Mount Everest was first conquered six decades ago, but human waste left by those following in Sir Edmund Hillary’s footsteps is beginning to raise a stink.
Sherpas in Nepal are claiming that tons of waste left by climbers are polluting Everest's once pristine slopes and threatening to spread disease.
Human waste piling up over decades gives off an "unpleasant odour", Ang Tshering Sherpa, chief of the Nepal Mountaineering Association, told Reuters.
With hundreds passing through the biggest sight in the Himalayas each year, there is growing concern that the world’s highest mountain is becoming overcrowded.
Sherpa said that human excrement is now a bigger problem than the oxygen bottles, torn tents, broken ladders, and cans or wrappers also left behind on Everest.
"Discarded in ice pits, the human waste remains under the snow," he told reporters. "When washed down by glaciers (when the snow melts), it comes out in the open."
He added that the waste also poses a health hazard to people dependent on water from rivers fed by the region's melting glaciers.
Climbers say they are often forced to squat in the open or hide behind rocks to relieve themselves.
“Hygiene standards can be very low,” said Michelle Jana Chan, a Telegraph Travel writer and Himalayas expert. “Climbers are exhausted at the end of the day.
"When there is a queue to use designated facilities, they might dig a hole somewhere else or maybe they will not even bother to do that. The situation only gets worse. If you arrive to a dirty camp, you think it's okay to be dirty, too.”
She said that camps in the Himalayas, especially those on the way up to big peaks are suffering serious litter problems.
Litter on the slopes
Now Nepal has threatened stricter enforcement of penalties to persuade climbers to clean up after themselves and carry litter back to base camp.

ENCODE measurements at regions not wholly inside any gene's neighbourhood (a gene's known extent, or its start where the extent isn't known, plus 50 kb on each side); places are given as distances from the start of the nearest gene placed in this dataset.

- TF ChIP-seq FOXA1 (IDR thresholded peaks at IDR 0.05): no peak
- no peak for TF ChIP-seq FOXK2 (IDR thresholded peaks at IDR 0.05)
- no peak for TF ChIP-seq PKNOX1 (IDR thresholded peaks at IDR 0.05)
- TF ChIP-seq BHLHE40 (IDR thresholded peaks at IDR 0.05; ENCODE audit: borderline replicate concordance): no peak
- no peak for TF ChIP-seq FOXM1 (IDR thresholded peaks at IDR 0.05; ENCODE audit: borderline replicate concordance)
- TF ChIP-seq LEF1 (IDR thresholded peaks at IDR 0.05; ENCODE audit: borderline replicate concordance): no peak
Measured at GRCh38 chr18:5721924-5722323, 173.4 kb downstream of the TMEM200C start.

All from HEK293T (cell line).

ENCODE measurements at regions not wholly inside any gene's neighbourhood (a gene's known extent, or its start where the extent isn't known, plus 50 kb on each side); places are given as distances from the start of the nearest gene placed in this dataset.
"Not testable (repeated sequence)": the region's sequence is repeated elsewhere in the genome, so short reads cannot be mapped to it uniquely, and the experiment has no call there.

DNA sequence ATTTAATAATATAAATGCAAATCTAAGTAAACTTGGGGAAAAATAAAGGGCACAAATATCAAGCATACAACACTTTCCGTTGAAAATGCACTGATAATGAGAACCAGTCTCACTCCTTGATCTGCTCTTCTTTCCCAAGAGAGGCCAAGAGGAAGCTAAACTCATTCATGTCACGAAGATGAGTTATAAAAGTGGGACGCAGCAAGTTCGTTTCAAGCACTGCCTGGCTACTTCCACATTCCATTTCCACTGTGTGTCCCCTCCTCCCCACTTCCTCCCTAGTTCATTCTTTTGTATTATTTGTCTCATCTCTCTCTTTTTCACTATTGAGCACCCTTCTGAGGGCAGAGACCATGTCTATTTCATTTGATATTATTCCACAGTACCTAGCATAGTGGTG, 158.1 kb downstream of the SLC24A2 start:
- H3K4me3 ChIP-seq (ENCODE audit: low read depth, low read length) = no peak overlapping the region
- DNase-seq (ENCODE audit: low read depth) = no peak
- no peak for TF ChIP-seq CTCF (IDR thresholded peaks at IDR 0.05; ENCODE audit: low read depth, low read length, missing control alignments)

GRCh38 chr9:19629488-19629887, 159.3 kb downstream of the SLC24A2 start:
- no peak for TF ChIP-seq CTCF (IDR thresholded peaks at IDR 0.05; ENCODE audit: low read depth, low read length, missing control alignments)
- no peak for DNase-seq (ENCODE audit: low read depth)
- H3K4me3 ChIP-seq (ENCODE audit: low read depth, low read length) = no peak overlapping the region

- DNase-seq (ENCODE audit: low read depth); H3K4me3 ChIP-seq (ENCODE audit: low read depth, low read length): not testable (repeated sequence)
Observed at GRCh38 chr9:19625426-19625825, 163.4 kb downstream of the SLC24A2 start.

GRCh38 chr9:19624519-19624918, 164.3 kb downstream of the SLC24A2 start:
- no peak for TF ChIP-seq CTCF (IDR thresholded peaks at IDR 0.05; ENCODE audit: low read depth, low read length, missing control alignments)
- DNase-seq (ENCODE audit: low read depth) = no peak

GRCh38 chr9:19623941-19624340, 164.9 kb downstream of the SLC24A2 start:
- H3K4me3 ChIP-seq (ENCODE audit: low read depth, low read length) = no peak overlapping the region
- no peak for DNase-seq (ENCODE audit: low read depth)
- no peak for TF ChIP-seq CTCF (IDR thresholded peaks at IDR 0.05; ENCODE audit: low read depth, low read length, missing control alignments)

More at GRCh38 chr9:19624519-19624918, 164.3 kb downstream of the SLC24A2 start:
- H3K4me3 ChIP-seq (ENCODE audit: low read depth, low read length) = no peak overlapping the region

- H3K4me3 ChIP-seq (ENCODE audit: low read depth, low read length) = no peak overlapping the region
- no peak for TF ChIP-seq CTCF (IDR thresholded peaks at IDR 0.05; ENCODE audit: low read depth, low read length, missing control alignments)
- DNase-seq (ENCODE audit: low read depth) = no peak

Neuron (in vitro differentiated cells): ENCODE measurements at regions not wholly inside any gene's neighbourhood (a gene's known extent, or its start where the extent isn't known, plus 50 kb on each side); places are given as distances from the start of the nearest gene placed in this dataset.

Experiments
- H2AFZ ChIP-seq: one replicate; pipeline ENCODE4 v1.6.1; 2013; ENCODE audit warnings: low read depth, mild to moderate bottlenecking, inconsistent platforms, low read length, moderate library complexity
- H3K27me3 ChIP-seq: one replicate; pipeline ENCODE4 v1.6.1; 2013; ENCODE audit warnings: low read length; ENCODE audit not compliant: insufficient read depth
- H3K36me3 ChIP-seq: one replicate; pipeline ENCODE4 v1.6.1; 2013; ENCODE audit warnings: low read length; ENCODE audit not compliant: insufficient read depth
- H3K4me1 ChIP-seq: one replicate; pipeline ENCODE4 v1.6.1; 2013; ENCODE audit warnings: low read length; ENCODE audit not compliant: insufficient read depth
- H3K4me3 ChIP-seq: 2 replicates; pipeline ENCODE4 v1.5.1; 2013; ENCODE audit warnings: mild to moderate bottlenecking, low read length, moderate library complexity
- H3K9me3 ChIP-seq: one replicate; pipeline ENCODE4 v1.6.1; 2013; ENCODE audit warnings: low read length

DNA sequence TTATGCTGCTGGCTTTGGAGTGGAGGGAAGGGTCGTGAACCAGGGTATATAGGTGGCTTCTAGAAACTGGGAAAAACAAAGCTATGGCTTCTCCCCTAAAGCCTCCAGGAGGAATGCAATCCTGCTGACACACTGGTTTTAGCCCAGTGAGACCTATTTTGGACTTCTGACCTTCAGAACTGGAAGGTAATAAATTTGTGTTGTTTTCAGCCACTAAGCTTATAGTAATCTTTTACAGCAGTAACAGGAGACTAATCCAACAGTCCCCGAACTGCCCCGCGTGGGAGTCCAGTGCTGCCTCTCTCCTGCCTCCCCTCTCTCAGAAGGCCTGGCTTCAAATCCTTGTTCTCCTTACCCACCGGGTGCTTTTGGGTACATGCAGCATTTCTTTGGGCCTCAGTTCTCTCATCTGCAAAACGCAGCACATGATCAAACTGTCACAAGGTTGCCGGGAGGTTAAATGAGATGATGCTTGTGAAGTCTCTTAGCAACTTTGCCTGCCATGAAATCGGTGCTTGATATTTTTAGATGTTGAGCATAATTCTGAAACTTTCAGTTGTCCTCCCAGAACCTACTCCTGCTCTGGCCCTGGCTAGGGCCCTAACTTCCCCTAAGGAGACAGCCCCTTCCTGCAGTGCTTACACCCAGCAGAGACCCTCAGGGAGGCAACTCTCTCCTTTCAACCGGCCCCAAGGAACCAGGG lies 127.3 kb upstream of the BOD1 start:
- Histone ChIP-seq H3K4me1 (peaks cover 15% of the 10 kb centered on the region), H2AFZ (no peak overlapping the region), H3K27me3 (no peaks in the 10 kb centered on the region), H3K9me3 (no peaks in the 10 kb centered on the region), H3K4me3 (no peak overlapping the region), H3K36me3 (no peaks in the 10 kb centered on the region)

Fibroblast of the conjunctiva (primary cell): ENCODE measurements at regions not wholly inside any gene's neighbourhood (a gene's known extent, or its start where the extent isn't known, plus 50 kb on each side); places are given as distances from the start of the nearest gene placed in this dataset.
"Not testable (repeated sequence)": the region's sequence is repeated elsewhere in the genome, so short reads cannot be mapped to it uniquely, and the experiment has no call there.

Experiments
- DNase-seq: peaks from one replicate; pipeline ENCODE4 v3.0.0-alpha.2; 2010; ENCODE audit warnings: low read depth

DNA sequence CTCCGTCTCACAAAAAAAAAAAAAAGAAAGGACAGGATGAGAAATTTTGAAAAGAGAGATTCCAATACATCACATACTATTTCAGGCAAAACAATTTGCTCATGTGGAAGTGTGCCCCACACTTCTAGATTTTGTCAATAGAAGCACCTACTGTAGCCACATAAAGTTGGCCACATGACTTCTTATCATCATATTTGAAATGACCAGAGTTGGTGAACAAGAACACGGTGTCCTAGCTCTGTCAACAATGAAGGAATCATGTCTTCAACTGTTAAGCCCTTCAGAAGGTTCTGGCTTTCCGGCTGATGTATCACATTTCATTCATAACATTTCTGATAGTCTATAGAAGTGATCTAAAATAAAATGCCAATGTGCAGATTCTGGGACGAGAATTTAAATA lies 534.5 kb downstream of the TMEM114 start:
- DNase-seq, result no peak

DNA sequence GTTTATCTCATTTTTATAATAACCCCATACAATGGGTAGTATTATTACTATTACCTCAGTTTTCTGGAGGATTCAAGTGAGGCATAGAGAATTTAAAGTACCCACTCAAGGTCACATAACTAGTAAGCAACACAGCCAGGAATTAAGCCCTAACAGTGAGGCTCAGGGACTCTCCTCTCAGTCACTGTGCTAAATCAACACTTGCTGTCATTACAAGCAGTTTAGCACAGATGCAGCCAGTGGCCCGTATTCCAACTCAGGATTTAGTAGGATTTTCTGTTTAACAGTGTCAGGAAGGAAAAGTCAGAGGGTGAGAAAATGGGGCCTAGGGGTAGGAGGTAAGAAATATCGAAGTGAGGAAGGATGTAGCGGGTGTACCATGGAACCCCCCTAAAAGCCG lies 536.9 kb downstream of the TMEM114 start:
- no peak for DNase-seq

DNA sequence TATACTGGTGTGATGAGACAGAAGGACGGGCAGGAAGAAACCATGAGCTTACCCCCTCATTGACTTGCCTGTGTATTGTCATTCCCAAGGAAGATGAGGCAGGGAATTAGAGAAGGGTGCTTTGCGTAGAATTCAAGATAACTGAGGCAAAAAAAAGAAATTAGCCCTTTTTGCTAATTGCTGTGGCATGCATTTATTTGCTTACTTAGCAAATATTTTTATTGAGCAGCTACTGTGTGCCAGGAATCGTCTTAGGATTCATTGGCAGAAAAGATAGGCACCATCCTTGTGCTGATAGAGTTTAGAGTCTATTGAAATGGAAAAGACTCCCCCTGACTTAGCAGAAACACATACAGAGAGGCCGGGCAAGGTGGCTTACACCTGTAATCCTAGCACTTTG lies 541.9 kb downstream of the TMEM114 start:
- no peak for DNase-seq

A rule introduced last year required a deposit of $4,000 to be forfeited by any expedition from which a climber fails to bring back 8kg of rubbish and human waste.
Michelle Jana Chan said this “pack it in, pack it out” rule is tough to enforce however.
“Climbers, guides and the authorities all have to pitch in with some self- and peer regulation. Everyone should feel the duty - and if necessary, the pressure - to keep the mountains clean.”
About 300 mountaineers and as many Sherpa guides take to Everest's icy slopes during the annual climbing season, which begins in March and runs until May. Last year's season was cancelled after 16 local guides were killed in an avalanche.
Annual Eco Everest clean-up expeditions, led by Dawa Steven Sherpa since 2008, have retrieved 15,000 kg of rubbish, but there are no estimates of how much has been left behind.
A climber pauses on Everest
While some climbers carry disposable travel toilet bags to use in the higher camps, the waste from those who don't "is a health hazard and the issue needs to be addressed" he said.
Around 4,000 climbers have scaled Mount Everest in total. Snow shrouds the bodies of at least 260 who died trying.
In 2012, Nepali artists turned 1.5 metric tons of rubbish taken from Everest’s slopes into works of art as part of an awareness campaign to keep the summit clean.